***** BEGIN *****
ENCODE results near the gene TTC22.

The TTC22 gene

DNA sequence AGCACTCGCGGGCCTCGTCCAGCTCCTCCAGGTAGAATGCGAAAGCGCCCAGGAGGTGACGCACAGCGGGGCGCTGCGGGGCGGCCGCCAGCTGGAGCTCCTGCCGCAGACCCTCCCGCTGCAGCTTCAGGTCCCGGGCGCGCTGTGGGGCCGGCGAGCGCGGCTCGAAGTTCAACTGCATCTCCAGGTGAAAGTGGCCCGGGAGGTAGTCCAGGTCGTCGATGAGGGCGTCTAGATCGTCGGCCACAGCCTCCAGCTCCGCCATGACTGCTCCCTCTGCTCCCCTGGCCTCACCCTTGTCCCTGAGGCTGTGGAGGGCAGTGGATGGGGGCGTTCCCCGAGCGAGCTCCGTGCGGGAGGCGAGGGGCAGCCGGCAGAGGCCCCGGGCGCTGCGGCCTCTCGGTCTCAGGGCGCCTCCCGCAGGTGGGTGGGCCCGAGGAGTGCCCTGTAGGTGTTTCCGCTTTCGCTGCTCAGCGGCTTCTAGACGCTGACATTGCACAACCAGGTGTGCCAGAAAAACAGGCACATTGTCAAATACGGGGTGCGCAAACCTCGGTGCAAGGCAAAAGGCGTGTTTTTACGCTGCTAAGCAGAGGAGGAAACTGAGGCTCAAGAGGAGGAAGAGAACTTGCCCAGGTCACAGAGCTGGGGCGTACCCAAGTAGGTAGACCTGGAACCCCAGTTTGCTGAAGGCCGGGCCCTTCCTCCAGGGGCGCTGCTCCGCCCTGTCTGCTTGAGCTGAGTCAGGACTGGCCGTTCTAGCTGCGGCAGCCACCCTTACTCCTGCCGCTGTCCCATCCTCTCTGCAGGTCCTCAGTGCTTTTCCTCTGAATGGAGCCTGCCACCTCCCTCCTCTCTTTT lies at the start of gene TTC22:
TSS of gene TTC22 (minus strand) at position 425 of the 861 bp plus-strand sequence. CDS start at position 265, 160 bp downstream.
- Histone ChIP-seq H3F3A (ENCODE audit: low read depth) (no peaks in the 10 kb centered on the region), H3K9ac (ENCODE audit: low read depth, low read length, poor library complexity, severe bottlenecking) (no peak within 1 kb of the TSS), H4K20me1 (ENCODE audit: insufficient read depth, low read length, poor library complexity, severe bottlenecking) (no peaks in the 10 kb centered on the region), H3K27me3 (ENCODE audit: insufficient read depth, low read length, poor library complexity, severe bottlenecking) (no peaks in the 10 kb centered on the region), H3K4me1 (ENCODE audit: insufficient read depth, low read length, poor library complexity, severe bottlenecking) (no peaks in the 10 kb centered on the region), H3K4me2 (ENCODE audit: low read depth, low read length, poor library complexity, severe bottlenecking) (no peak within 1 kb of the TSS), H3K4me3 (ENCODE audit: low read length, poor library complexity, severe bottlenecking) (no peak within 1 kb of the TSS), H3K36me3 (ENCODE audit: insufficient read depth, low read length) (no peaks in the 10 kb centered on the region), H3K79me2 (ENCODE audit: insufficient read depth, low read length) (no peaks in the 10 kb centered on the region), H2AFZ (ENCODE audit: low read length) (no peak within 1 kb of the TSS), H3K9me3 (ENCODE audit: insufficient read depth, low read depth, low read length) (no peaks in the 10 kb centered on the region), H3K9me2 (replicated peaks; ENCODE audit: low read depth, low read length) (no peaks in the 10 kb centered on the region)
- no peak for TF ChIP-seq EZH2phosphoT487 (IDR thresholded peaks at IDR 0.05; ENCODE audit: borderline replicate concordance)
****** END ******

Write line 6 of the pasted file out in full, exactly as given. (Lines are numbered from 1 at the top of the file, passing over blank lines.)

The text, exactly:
- no peak for TF ChIP-seq EZH2phosphoT487 (IDR thresholded peaks at IDR 0.05; ENCODE audit: borderline replicate concordance)